Wednesday, March 27, 2013

Hardcore Style Web Crawling with PegasusHPC

I got vacations last Friday and decided to have fun with parallel computing & networking.


I wrote a framework that I called "PegasusHPC is a High Performance Crawler", which is a web spider aimed at allowing high performance and scalability. I chose the image on the left as a tribute to pinkie pie, who found critical & amusing bugs in the chromium project.

I think this framework will be useful for me and potentially to other people, since this kind of tools happen to be useful for security testing purposes and other web related ones. It's been open source released and you can find both the first beta release and the code in its web site.


To achieve the previous goal, I implemented in PegasusHPC a producer-consumer paradigm, linked blocking queues, hashsets and a master-worker approach in java to allow a natural massive parallelization of the problem.

In Figure 1, I show a basic high level architecture diagram of PegasusHPC.

Figure 1. PegasusHPC Architecture Diagram.

In this approach, the Dispatcher is in charge of creating, handling and stopping the workers. On the other hand, each worker is executed in a different thread to minimize networking I/O idle time. Its implementation has been released with GPLv3 license and can the con can be found in its codebase.

Figure 2. PegasusHPC User Interface.

In Figure 2 we show its user interface, the current supported options are:
    -t {target} Complete URI of the targeted host i.e.
    -nt {#threads} Number of threads to create. Suggested between 500-10000.
    -max {#URIs} Number of unique URIs to crawl.
    -ipBased to follow links to different domain of the same server.
    -domainBased to target a specific host or path
     print the help menu
Therefore, a common execution will look like $java -Xmx4000m -jar pegaushpc.jar -t -nt 1000 -ipBased -max 10000

Experimentation Results

In order to benchmarking the scalability of PegasusHPC, we carried out some experiments. The environment was the following one:
  • Machine: Laptop i7 8GB ram.
  • Bandwidth: 100mbps
  • Target:
  • Max URls: 50000
  • #Worker Threads: 1024

As a result of the previous test, PegasusHPC wrote two files, the one with the results and a log file with the trace as:
2 [main] INFO Target - protocol [http] host[] port[80] path[/]

4 [main] INFO Pegasus  - Targeting [] with [1024]threads and stopping at[50000] results and targetting all subdomains

190 [main] INFO Dispatcher - [OK]Pool of 1024 threads successfully created, party started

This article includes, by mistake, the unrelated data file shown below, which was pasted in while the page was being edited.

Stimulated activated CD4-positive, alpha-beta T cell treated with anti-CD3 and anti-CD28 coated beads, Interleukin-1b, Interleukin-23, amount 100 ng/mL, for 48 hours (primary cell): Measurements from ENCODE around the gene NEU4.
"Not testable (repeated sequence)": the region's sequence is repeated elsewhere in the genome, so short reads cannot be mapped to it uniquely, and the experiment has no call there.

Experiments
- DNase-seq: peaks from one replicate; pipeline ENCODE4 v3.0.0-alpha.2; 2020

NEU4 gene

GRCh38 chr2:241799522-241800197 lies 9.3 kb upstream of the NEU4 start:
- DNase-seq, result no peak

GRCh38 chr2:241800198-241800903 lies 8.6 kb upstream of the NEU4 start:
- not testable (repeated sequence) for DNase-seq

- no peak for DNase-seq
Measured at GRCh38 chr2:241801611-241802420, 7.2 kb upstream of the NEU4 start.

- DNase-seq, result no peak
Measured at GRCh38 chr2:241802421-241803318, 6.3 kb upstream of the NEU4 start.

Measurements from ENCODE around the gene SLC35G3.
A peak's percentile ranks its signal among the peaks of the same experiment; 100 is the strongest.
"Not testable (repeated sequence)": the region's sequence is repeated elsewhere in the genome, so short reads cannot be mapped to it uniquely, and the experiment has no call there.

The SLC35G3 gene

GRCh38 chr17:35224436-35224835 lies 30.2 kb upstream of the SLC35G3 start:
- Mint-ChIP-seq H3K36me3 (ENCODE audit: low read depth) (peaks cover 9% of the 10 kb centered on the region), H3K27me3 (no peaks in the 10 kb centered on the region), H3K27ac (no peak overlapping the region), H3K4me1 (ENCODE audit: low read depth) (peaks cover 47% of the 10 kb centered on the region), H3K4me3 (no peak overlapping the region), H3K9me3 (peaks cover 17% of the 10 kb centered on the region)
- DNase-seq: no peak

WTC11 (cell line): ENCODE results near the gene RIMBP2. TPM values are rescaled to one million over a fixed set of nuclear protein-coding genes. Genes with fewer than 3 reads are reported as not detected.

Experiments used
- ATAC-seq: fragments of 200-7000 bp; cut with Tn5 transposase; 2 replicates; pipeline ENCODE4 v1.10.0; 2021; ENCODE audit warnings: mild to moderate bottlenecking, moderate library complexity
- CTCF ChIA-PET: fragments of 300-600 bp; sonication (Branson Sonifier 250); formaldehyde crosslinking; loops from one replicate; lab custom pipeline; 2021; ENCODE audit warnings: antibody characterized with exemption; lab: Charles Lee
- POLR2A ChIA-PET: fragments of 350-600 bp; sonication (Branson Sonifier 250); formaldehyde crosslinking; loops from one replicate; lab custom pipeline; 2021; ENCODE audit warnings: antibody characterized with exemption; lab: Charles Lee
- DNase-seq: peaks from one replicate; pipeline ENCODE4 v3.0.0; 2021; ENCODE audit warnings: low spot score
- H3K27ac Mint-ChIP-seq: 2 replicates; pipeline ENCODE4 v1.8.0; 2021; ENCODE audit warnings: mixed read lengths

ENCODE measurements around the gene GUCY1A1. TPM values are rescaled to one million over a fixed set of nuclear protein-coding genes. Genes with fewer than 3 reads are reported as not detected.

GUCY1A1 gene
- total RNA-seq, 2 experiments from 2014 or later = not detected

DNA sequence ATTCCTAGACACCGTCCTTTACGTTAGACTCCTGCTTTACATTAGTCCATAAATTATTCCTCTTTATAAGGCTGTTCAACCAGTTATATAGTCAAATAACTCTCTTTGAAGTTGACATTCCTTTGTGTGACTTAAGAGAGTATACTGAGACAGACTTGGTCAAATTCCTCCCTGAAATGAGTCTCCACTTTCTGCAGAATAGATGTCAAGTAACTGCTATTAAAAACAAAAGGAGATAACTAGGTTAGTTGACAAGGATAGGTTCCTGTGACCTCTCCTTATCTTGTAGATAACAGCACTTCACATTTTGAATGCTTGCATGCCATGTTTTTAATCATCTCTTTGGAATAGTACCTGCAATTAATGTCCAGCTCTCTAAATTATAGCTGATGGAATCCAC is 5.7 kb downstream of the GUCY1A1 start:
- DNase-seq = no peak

192 [main] INFO Dispatcher - [OK]Current unique URIs[1] max urls[50000] idle threads [false] URIs queued [0].

4193 [main] INFO Dispatcher - [OK]Current unique URIs[15] max urls[50000] idle threads [false] URIs queued [0].

6194 [main] INFO Dispatcher - [OK]Current unique URIs[170] max urls[50000] idle threads [false] URIs queued [0].
193361 [main] INFO Dispatcher - [OK]Current unique URIs[50019] max urls[50000] idle threads [false] URIs queued [66012].

193361 [main] INFO Dispatcher - Results reached, stopping

193371 [main] INFO DataStats - took [193]secs

193372 [main] INFO DataStats - Analyzed [50019] unique pages

193373 [main] INFO DataStats - Found [116031] unique pages

I made a simple script to parse the previous log file and allow gnuplot to easily get the data.
cut -d ' ' -f2- log.out  | grep Current |awk '{print $7 $9 $15}' | sed -e "s/URIs\\[//g" | sed -e "s/\\]urls\\[/ /g" |$sed -e "s/\\]\\[/ /g" | sed -e "s/\\].//g" > clean.res

The gnuplot script I developed for the graph is the following one:
set title "Target:, Threads: 1024"
set terminal png
set output "plot.png"
set style data linespoints
set xlabel "Execution Time (seconds)"
set xrange [1:193]
set ylabel "Unique #URIs"
set yrange [1:80000]
set key left box
plot "clean.res" using 1 with linespoints ls 1 title "Analyzed URIs", "clean.res" using 3 with linespoints title "Queued URIs"

The chart that got generated as a result of the previous script running on the cleaned log file is shown in Figure 3.

Figure 3. PegasusHPC URIs Found per Second.

If we do a simple computation of the previous numbers, we got an average Analysis ratio of 259 URIs/second and an average unique URI finding ratio of 601 URIs/second, which is not bad for a not so powerful laptop machine. More experiments will be carried out soon.

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